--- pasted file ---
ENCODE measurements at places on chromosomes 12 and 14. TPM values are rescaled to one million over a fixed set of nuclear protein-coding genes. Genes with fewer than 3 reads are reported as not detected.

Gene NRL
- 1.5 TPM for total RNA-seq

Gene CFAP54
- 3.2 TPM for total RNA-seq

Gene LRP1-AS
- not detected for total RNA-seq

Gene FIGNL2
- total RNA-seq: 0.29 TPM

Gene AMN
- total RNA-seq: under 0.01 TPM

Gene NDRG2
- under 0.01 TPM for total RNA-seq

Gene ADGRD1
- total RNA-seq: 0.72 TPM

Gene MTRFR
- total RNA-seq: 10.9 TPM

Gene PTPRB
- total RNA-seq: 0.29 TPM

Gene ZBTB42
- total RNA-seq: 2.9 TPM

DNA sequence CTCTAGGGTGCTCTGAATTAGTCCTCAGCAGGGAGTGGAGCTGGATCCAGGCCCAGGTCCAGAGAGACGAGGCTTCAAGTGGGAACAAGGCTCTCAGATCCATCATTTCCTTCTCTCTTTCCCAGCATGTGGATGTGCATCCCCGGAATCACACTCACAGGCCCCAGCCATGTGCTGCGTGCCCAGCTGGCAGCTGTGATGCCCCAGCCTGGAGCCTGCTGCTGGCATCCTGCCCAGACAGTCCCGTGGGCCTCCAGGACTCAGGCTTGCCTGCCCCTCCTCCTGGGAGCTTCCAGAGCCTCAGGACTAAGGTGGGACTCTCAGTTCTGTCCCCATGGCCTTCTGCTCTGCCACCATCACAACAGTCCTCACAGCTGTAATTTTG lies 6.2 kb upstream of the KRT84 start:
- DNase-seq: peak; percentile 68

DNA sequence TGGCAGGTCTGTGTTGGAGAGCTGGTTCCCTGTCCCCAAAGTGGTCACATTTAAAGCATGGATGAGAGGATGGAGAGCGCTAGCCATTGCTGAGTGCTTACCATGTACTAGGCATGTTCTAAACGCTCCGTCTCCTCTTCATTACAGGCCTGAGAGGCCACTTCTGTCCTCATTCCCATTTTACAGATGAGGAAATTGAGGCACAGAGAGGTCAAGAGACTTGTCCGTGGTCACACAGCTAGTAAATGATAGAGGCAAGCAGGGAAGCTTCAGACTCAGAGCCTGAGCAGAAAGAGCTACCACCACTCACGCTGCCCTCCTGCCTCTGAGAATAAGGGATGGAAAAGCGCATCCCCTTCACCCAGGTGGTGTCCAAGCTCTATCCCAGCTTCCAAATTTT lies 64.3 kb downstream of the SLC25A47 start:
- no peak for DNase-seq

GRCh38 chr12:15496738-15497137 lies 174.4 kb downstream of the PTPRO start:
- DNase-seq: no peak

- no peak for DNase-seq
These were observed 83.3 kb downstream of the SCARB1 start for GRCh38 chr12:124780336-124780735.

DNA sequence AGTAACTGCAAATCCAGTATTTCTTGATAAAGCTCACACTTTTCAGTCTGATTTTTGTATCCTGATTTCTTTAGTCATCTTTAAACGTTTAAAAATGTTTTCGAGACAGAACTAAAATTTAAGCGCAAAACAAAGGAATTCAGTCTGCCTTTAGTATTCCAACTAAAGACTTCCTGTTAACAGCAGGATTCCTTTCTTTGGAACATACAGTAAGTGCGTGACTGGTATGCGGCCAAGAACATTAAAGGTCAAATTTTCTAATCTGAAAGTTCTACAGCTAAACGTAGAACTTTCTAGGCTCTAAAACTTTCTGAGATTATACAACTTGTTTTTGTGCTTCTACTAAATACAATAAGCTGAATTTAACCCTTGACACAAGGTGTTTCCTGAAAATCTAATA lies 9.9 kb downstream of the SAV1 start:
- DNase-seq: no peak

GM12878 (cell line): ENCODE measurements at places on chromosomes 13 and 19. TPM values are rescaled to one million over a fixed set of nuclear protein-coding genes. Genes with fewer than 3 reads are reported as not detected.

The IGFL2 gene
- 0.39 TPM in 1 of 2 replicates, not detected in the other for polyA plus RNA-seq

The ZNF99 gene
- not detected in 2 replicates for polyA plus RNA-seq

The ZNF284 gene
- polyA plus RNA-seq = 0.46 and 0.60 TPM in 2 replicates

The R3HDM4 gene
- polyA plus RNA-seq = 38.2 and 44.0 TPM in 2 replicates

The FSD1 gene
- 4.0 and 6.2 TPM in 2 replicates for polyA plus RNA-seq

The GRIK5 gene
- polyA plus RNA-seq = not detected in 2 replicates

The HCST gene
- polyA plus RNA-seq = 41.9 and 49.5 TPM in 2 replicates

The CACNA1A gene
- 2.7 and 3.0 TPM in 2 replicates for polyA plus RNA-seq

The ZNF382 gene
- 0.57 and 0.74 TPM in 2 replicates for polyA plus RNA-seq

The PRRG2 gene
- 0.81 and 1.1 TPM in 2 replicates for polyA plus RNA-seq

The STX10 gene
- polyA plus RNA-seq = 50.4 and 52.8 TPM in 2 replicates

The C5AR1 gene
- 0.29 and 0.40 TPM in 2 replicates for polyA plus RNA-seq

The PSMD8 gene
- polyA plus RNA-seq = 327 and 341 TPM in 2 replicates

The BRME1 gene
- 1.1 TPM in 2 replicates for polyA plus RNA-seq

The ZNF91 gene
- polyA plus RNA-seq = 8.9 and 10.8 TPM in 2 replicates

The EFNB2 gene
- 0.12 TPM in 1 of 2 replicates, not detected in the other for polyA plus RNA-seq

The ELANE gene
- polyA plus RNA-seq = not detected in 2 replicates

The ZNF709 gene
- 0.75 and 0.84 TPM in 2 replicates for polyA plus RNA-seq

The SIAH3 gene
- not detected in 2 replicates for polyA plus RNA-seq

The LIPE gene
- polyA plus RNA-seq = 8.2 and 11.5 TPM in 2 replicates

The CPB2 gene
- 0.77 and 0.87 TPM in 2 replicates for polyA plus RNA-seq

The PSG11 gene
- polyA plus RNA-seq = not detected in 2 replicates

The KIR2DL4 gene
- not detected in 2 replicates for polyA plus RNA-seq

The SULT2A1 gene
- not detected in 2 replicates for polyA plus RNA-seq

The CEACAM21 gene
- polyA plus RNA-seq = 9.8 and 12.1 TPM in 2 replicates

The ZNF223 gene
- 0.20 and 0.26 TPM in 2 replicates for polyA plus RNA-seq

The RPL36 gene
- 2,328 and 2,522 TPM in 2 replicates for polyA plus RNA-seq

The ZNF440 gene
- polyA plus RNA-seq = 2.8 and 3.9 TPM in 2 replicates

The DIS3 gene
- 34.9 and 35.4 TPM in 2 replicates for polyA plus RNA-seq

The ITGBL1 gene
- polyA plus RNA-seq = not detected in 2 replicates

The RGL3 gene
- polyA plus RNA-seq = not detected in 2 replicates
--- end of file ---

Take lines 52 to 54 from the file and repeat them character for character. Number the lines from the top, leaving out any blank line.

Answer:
- 0.81 and 1.1 TPM in 2 replicates for polyA plus RNA-seq

The STX10 gene
- polyA plus RNA-seq = 50.4 and 52.8 TPM in 2 replicates